in Faneuil Hall, on August 13, President Alexander Sullivan, of Chicago, presiding. Two Irish parliamentary delegates, Thomas Sexton and William E. Redmond, were present, both at the convention and at the monster meeting held on the 15th in the hall of the New England Manufacturers' Institute, where nearly 20,000 people assembled, O'Reilly took an active but unofficial part in the organization of both meetings. Patrick Egan was elected to succeed Mr. Sullivan as President of the League.
In the same month appeared a curious novel, from which I have quoted in the account of his prison life at Dartmoor, " The King's Men," written by four authors, John Boyle O'Reilly, Robert Grant, Frederic J. Stimson ("J. S. of Dale"), and John T. Wheelwright. The authors received $5000 for the work, which was said to have increased the circulation of the Boston Globe, in which it appears serially, to the extent of thirty thousand subscribers. The book was a literary curiosity, but so well had the several authors done their parts that a reader, not in the secret, would have failed to receive that it was not all the work of a single writer. It was published in book form by Charles Scribner & Sons, of New York.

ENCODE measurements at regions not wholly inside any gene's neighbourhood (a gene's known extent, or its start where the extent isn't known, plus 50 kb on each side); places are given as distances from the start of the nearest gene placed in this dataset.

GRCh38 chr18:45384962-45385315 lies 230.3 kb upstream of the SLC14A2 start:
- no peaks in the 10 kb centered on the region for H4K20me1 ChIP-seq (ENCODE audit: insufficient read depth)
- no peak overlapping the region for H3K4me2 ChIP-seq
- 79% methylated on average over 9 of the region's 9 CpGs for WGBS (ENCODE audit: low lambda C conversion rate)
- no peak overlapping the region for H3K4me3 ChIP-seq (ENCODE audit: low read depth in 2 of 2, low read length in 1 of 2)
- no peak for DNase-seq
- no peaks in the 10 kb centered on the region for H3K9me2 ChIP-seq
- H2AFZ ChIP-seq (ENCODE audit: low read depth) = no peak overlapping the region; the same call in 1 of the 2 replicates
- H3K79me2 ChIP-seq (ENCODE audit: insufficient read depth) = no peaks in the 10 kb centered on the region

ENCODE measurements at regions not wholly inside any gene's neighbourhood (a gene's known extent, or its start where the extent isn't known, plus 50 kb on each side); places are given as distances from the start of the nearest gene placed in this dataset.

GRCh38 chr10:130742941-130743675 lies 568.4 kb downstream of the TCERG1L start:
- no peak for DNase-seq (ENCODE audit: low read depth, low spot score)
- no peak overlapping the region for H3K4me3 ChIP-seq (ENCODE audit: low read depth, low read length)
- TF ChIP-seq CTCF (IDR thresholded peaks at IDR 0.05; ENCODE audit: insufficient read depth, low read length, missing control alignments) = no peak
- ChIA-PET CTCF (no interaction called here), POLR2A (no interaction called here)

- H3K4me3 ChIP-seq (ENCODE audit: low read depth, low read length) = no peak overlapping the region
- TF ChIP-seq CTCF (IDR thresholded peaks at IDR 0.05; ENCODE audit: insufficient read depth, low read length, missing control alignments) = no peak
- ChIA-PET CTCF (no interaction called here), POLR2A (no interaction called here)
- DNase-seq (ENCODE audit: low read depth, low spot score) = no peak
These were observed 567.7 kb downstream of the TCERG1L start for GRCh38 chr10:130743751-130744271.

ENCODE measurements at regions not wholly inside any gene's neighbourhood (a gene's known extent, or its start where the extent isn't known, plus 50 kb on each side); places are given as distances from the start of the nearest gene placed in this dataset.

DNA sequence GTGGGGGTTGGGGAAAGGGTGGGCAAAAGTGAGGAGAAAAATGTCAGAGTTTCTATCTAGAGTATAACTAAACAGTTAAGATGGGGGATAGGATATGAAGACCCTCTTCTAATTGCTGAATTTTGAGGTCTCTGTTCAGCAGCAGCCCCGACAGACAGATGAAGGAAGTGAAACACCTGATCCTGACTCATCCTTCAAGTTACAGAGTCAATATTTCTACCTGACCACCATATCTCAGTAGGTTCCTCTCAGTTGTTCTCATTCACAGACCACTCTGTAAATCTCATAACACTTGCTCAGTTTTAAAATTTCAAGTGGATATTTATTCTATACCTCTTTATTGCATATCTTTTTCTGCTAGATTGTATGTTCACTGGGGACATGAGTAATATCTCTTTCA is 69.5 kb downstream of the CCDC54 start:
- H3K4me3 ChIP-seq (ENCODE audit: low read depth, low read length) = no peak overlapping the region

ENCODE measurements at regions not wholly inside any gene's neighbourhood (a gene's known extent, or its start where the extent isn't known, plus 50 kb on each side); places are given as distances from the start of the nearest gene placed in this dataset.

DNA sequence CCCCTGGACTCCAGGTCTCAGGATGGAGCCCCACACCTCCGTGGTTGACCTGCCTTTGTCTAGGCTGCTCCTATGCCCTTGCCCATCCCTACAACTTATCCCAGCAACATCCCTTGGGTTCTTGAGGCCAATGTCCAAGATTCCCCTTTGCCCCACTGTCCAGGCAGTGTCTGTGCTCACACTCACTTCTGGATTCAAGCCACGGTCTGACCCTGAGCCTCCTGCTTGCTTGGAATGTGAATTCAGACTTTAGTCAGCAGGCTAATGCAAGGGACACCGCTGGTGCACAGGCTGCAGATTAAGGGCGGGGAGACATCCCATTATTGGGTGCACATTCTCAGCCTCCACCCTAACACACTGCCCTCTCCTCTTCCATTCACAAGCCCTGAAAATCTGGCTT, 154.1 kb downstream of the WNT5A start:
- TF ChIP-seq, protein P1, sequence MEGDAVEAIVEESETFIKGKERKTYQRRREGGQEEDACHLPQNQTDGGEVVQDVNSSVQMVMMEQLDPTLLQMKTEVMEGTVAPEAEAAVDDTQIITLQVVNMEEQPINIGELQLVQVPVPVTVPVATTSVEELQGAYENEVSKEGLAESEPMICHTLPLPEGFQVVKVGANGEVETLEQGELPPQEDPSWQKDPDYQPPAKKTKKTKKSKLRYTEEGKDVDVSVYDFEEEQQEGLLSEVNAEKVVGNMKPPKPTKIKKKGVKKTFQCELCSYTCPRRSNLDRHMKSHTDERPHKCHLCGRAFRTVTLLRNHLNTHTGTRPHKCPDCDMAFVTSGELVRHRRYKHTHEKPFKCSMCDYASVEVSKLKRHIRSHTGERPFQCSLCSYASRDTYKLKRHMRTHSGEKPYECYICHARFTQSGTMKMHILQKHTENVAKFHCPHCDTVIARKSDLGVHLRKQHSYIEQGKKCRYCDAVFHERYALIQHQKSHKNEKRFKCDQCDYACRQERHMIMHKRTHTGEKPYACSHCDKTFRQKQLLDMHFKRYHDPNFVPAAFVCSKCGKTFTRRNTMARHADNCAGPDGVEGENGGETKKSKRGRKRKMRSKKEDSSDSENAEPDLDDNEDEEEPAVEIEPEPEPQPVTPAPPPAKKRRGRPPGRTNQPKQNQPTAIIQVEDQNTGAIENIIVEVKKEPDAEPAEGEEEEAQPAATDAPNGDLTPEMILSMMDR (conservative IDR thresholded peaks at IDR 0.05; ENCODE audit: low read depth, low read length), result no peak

Another if the delightful poems, unpolished and unpretentious, with which he used to entertain the Papyrus Club, was read at its regular meeting, on October 4 of the is year. It is entitled "The Fierce Light," and refers, of course, to that which beats upon the throne of Papyrus.
THE FIERCE LIGHT
A town there was, and lo! it had a Club—
A special set, each hubbier than the Hub;
Selection's own survival of the fit,
As rubies ere gathered from the pit,
These rare one shone amid the outer horde
Till picked ad gathered for the club's bright board.
Oh! but they made a nosegay for the soul,
Tied with a silken